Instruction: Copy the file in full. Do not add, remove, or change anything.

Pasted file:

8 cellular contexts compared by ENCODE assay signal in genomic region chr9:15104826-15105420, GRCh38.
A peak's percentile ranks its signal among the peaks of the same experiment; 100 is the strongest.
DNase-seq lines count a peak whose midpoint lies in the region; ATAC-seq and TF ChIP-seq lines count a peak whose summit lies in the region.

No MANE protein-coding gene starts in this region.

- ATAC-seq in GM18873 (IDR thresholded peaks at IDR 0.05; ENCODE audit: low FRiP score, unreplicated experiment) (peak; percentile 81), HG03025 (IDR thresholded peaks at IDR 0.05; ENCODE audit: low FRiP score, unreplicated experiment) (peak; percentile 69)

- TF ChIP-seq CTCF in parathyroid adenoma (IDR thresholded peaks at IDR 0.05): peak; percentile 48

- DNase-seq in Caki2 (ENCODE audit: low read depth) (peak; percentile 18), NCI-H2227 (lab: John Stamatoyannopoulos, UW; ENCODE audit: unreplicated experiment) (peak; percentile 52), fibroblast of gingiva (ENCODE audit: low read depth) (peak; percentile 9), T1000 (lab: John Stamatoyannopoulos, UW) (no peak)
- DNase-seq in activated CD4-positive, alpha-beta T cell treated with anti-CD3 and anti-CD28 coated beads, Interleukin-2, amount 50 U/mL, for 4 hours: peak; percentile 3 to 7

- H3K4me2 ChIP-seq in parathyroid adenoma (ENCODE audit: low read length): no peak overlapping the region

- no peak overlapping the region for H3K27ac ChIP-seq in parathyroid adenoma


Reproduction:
8 cellular contexts compared by ENCODE assay signal in genomic region chr9:15104826-15105420, GRCh38.
A peak's percentile ranks its signal among the peaks of the same experiment; 100 is the strongest.
DNase-seq lines count a peak whose midpoint lies in the region; ATAC-seq and TF ChIP-seq lines count a peak whose summit lies in the region.

No MANE protein-coding gene starts in this region.

- ATAC-seq in GM18873 (IDR thresholded peaks at IDR 0.05; ENCODE audit: low FRiP score, unreplicated experiment) (peak; percentile 81), HG03025 (IDR thresholded peaks at IDR 0.05; ENCODE audit: low FRiP score, unreplicated experiment) (peak; percentile 69)

- TF ChIP-seq CTCF in parathyroid adenoma (IDR thresholded peaks at IDR 0.05): peak; percentile 48

- DNase-seq in Caki2 (ENCODE audit: low read depth) (peak; percentile 18), NCI-H2227 (lab: John Stamatoyannopoulos, UW; ENCODE audit: unreplicated experiment) (peak; percentile 52), fibroblast of gingiva (ENCODE audit: low read depth) (peak; percentile 9), T1000 (lab: John Stamatoyannopoulos, UW) (no peak)
- DNase-seq in activated CD4-positive, alpha-beta T cell treated with anti-CD3 and anti-CD28 coated beads, Interleukin-2, amount 50 U/mL, for 4 hours: peak; percentile 3 to 7

- H3K4me2 ChIP-seq in parathyroid adenoma (ENCODE audit: low read length): no peak overlapping the region

- no peak overlapping the region for H3K27ac ChIP-seq in parathyroid adenoma